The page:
* BP controlling wells at Valhall offshore field from land
* Other oil companies considering following suit
* Norway is testing ground for new method
By Gwladys Fouche and Nerijus Adomaitis
OSLO, June 18 Oil and gas companies are moving
their control of some offshore platforms to offices on land to
cut costs and improve efficiency, but labour unions say such
moves reduce safety.
Some oil companies already monitor platforms live from land
to assist offshore crew. They can also remotely control small
unmanned platforms and subsea production units.
Now they are starting to control some operations of larger,
manned platforms, and Norway, the world's seventh-largest crude
exporter, is serving as their testing ground.
Unions say the move endangers safety, a top focus of
regulators and the industry since BP's Macondo accident
in the Gulf of Mexico in 2010, which killed 11 people and
resulted in a massive oil spill.
"Would you board a plane without a captain?" asked
Christopher Birknes, a representative of trade union Industri
Energi at BP.
"What happens if there is an emergency situation and
communication is lost between the platform and the onshore
Leading the way is BP, which has moved control of the oil
and gas wells at the Valhall field in the North Sea to its head
office in Stavanger some 350 km away (217 miles).
There is still a control room at Valhall, where processing,
injection activities and the monitoring of safety systems takes
place. If all goes well, however, BP says it may move control of
injection and processing activities onshore, leaving only the
monitoring of safety systems offshore.
Total plans to control from land the platform at
its Martin Linge field, which is due to start production in
2016. Statoil also is considering whether to transfer
some control room activities onshore.
Safety has been a focus in the North Sea in recent years. In
2012, a gas leak at Total's Elgin field in the British section
of the North Sea took weeks to get under control. Production was
shut for 11 months.
In Norway, oil safety regulator Ptil told BP in April it
must review the way it handles risk and maintenance at offshore
installations following a leak at the Ula platform, which could
have caused a major accident.
SPECIALISTS ON HAND
BP says the new procedure enhances the management of
production operations and increases safety, with engineers at
the head office on hand to assist the control room operators,
who are in live contact with their offshore colleagues.
"In the old days, you would have to fly out specialists.
This will save us time and money," BP Norway spokesman Jan Erik
Total said land-based control of its Martin Linge field
would mean fewer people offshore to evacuate in case of an
"We could evacuate them quicker if something happens as we
would need to fly fewer helicopters," spokesman Leif Harald
Oilfields in Norway tend to be smaller than years ago after
companies depleted the biggest fields, putting pressure on firms
to find ways to cut costs.
Costs off Norway are expected to increase 6 percent per year
until 2016 due to increased prices for equipment, material and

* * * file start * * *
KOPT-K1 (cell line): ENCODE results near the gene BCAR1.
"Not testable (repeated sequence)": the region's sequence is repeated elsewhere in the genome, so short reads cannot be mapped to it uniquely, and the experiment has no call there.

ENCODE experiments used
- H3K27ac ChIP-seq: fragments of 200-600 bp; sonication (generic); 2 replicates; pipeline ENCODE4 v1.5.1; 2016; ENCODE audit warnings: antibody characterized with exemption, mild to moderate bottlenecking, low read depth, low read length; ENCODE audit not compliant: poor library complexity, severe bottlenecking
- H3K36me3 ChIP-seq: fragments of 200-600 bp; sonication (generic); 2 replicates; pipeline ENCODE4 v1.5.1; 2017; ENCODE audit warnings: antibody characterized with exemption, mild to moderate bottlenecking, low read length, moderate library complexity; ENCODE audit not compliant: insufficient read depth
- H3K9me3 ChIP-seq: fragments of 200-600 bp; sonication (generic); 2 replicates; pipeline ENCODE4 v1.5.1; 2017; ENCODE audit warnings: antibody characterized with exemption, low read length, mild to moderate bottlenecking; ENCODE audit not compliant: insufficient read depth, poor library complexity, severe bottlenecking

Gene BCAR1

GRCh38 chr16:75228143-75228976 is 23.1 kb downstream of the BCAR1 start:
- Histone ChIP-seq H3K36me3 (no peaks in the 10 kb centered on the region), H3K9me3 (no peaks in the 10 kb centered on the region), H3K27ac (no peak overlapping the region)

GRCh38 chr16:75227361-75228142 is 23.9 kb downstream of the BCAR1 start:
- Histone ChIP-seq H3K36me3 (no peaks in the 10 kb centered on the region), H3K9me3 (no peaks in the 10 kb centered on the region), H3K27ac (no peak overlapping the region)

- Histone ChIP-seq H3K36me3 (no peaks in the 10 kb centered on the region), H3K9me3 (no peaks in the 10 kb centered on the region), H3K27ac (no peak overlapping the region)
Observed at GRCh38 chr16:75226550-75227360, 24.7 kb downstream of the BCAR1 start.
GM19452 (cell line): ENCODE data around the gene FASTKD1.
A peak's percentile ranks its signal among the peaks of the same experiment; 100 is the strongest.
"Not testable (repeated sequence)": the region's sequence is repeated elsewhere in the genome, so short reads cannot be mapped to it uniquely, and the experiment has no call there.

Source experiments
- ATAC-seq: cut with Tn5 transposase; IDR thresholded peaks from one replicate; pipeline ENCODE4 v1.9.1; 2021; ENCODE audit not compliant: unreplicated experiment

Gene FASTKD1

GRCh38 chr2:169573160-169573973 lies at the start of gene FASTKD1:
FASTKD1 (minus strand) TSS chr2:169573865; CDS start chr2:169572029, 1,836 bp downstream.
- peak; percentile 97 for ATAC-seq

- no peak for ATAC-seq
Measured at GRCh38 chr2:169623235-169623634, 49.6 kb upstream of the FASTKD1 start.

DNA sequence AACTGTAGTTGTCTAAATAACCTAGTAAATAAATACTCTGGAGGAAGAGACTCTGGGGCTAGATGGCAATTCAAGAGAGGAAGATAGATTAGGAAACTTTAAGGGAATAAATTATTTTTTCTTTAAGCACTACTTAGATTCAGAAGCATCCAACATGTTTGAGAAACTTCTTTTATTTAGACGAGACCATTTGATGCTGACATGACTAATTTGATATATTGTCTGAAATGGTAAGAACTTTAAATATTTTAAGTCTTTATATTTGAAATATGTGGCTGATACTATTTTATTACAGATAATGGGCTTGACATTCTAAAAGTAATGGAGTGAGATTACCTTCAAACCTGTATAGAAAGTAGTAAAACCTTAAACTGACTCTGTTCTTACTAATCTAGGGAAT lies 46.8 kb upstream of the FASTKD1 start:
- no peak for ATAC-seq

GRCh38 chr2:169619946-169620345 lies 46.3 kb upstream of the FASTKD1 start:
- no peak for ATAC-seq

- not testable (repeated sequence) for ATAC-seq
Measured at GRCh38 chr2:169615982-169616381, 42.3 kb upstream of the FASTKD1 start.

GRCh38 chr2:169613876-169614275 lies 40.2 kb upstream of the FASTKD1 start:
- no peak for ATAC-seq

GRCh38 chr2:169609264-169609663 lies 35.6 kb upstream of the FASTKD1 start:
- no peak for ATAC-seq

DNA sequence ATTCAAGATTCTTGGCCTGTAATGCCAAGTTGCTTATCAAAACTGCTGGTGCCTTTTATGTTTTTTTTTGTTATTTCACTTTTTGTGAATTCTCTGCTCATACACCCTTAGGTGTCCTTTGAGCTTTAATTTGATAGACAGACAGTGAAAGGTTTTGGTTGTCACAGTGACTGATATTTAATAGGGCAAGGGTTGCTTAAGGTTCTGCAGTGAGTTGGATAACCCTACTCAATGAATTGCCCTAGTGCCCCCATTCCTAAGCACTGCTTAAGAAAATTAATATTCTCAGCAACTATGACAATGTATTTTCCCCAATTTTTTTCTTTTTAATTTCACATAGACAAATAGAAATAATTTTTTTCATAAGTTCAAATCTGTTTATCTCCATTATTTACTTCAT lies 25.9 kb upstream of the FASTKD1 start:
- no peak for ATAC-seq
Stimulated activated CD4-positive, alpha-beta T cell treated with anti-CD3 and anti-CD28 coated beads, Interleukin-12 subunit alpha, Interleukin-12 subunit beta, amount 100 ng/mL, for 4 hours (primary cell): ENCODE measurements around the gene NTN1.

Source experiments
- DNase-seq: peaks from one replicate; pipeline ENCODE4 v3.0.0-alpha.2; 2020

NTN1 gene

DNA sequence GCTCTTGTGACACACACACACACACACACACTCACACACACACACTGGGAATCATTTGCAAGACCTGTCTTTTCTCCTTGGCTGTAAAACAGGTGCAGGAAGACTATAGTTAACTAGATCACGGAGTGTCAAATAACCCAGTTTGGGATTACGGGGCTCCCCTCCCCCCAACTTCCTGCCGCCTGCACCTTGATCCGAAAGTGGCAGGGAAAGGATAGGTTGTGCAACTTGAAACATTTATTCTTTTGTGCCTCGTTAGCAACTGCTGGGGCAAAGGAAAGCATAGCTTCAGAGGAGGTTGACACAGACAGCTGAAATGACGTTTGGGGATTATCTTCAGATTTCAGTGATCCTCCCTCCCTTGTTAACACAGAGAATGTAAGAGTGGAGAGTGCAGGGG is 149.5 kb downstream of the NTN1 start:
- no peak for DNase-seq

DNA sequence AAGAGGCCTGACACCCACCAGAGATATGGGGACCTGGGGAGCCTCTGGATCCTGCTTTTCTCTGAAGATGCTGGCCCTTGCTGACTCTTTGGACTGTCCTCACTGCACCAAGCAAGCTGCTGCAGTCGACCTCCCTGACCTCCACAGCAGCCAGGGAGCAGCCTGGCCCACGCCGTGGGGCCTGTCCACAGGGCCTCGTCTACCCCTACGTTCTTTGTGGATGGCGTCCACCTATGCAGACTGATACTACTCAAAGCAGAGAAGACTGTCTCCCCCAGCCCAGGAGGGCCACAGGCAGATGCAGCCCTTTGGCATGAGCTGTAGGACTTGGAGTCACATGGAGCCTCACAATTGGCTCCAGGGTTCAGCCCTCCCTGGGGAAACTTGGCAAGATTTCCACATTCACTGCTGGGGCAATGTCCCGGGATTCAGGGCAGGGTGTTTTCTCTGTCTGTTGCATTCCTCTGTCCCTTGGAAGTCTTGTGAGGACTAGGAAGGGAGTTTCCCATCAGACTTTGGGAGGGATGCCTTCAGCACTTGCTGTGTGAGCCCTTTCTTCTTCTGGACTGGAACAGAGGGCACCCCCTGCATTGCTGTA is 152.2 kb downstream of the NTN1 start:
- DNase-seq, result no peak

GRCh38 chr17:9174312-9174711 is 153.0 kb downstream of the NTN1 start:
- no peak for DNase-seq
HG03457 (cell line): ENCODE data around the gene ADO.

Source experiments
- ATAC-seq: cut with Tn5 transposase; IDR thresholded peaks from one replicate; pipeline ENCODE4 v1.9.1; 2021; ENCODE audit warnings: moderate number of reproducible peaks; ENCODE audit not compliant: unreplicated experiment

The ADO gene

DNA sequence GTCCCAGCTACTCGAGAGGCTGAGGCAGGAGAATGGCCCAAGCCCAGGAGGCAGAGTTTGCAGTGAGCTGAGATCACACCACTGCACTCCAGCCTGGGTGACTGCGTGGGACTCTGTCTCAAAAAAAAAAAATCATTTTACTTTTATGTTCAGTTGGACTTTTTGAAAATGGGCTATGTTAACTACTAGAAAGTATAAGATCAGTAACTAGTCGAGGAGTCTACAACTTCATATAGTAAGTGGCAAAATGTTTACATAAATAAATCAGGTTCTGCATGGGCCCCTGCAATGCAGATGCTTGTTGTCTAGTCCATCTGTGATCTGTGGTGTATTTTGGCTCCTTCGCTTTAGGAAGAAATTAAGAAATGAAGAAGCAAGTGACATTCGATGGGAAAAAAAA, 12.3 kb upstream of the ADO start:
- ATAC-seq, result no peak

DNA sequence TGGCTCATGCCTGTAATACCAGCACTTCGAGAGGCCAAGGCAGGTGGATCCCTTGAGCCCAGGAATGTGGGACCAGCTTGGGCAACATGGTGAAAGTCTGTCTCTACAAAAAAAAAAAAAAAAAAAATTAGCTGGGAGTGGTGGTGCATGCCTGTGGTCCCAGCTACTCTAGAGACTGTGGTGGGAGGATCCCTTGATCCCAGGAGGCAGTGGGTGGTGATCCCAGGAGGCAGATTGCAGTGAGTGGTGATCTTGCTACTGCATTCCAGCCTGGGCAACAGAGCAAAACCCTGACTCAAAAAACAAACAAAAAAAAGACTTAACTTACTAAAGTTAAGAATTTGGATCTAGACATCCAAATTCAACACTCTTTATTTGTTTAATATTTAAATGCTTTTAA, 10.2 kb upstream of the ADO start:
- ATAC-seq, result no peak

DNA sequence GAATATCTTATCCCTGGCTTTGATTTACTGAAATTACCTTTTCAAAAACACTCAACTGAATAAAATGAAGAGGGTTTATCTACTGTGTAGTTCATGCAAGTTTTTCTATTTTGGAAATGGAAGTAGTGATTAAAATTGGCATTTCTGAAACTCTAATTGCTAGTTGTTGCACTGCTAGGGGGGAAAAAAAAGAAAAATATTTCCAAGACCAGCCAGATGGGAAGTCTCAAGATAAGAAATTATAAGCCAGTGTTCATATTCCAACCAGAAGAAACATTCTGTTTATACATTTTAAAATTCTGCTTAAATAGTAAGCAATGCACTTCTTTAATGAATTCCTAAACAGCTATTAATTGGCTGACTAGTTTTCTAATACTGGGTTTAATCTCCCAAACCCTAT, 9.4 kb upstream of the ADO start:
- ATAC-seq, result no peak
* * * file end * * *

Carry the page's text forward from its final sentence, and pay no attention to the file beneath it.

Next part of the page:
labour, according to a 2011 report by the Norwegian oil industry
"We need simpler and simpler solutions," said Ivar Aasheim,
Statoil's senior vice-president for field development off
Norway. He said Statoil also was considering whether to move
some control room activities onshore.
"It could happen in three to four years' time if we decide
to go ahead with this," he said.
He added, however, that the company was conscious of the
potential challenges and would not implement any solution if
officials thought it would endanger safety.
"BAD FOR SAFETY"
Norwegian trade unions are up in arms about BP's changes at
Valhall, which they see as a test case for the rest of the oil
One criticism is that onshore operators are not on the
platform, making it more difficult to communicate.
"To work in a team, you work better when you are near one
another. If you are unsure, you can sit down and talk. You can't
do it in the same way with someone far," said Dag Unnar
Mongstad, a Statoil trade union official. "We do not feel safe."
Mongstad, who belongs to the Industri Energi union, is also
concerned about information being missed, because control room
operators onshore would not be working the same hours as
At Valhall, offshore staff work two 12-hour shifts 14 days
in a row, while onshore staff work three eight-hour shifts on
weekdays and two 12-hour shifts on weekends.
Onshore operators may not immediately notice things that
happen on the platform because they are not there, critics say.
Birknes, the trade union official at BP, is also worried
about the risks of losing communication between platform and
land and of hacking attacks.
Industri Energi conducted a survey among members working at
Valhall. Some 69 percent said they felt more unsafe after BP
moved well control operations offshore, while 31 percent felt as
safe as before. None felt safer.
All said they would fell less safe were BP to move all
control room operations onshore.
But Industri Energi and another union, SAFE, have been
unsuccessful in efforts to stop BP's changes at Valhall.
The Labour Ministry last week confirmed a decision by Ptil,
the oil safety regulator, to approve BP's onshore operations and
said that "systems are sufficiently robust to ensure the
offshore control room (at Valhall) will always be able to
perform a controlled shutdown (of production)".
"The guiding principle to approve BP's solution was that
they can ensure safe operations of the Valhall field at any
time. The authority considers that this is properly addressed,"
Ptil spokesman Oeyvind Midttun said.